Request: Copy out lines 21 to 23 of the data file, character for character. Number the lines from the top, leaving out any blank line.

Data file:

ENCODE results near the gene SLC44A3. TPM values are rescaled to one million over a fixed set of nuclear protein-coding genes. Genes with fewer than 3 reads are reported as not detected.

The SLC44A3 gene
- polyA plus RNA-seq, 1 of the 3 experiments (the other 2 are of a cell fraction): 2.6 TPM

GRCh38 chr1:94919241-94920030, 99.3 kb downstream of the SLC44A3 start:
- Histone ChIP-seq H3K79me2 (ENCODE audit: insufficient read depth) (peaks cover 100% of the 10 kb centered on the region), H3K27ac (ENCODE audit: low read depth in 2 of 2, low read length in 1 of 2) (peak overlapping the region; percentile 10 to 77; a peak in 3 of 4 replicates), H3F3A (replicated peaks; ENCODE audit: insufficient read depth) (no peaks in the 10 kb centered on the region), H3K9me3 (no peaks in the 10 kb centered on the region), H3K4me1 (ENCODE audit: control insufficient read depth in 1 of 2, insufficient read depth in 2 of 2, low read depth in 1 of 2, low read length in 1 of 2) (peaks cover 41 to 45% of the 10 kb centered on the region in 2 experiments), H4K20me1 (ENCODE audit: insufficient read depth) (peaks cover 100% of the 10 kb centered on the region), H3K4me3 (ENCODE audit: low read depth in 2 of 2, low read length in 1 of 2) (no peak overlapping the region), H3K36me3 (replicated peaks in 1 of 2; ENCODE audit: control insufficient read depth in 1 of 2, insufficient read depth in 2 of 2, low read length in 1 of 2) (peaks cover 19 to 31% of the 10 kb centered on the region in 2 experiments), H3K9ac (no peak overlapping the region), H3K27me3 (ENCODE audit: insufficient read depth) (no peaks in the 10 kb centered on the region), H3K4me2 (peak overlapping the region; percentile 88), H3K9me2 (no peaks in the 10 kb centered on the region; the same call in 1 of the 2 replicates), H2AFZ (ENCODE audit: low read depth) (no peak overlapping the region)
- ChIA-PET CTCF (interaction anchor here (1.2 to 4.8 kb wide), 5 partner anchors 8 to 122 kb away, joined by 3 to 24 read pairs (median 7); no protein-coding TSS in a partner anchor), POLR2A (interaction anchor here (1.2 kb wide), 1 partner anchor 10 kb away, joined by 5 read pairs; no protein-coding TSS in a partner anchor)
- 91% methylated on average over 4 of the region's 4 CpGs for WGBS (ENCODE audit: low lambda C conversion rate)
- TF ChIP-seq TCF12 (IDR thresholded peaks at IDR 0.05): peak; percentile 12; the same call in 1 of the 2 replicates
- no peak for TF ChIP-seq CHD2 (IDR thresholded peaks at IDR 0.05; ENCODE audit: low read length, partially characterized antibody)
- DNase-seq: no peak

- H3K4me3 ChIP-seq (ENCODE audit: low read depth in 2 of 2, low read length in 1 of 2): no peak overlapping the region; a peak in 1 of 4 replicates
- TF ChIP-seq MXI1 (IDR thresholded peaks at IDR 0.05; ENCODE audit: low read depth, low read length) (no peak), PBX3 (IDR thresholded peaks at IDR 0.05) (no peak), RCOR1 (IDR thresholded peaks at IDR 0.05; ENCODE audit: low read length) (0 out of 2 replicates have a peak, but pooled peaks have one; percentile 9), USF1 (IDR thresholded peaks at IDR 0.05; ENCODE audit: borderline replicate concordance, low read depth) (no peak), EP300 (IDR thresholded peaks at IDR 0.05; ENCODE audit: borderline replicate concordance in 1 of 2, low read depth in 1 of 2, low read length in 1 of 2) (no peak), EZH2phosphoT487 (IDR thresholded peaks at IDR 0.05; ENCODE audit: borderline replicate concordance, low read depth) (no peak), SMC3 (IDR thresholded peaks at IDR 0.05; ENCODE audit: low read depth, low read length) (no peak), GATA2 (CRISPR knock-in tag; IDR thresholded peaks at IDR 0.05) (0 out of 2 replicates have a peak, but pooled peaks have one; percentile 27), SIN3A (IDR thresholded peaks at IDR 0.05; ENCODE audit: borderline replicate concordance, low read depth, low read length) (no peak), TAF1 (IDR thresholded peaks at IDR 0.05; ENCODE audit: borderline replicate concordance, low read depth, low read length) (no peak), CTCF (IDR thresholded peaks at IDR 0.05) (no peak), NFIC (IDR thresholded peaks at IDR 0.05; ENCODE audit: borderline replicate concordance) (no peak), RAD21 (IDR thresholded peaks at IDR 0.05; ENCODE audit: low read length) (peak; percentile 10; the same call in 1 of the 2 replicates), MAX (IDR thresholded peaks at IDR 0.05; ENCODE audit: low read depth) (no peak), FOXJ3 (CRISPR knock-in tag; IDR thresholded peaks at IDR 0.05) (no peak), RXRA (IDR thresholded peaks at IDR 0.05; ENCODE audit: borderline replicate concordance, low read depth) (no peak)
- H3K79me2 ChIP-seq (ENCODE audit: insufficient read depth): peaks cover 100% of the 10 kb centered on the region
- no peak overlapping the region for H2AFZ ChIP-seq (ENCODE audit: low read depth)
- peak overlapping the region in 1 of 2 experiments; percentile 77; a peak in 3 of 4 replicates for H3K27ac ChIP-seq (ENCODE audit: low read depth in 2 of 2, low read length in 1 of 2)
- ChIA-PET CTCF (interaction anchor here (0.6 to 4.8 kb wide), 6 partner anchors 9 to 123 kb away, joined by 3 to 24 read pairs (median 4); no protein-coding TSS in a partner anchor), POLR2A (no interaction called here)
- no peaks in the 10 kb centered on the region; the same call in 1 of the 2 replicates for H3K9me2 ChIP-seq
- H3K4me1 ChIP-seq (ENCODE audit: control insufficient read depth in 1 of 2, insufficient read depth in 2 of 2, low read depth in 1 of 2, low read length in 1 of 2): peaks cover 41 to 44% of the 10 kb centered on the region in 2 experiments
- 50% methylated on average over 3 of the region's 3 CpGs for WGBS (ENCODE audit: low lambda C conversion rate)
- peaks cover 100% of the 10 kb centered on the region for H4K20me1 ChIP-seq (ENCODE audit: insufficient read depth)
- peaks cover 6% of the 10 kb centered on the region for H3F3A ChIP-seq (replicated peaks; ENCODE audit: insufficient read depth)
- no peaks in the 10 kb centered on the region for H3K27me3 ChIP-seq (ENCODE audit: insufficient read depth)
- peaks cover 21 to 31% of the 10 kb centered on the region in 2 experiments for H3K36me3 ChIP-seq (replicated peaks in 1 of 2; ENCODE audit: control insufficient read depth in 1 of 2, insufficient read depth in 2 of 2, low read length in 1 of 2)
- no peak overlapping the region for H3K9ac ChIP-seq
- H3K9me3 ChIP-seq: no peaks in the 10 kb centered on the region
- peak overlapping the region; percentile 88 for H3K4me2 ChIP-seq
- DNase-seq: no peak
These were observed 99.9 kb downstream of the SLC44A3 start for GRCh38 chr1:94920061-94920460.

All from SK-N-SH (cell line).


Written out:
- peaks cover 6% of the 10 kb centered on the region for H3F3A ChIP-seq (replicated peaks; ENCODE audit: insufficient read depth)
- no peaks in the 10 kb centered on the region for H3K27me3 ChIP-seq (ENCODE audit: insufficient read depth)
- peaks cover 21 to 31% of the 10 kb centered on the region in 2 experiments for H3K36me3 ChIP-seq (replicated peaks in 1 of 2; ENCODE audit: control insufficient read depth in 1 of 2, insufficient read depth in 2 of 2, low read length in 1 of 2)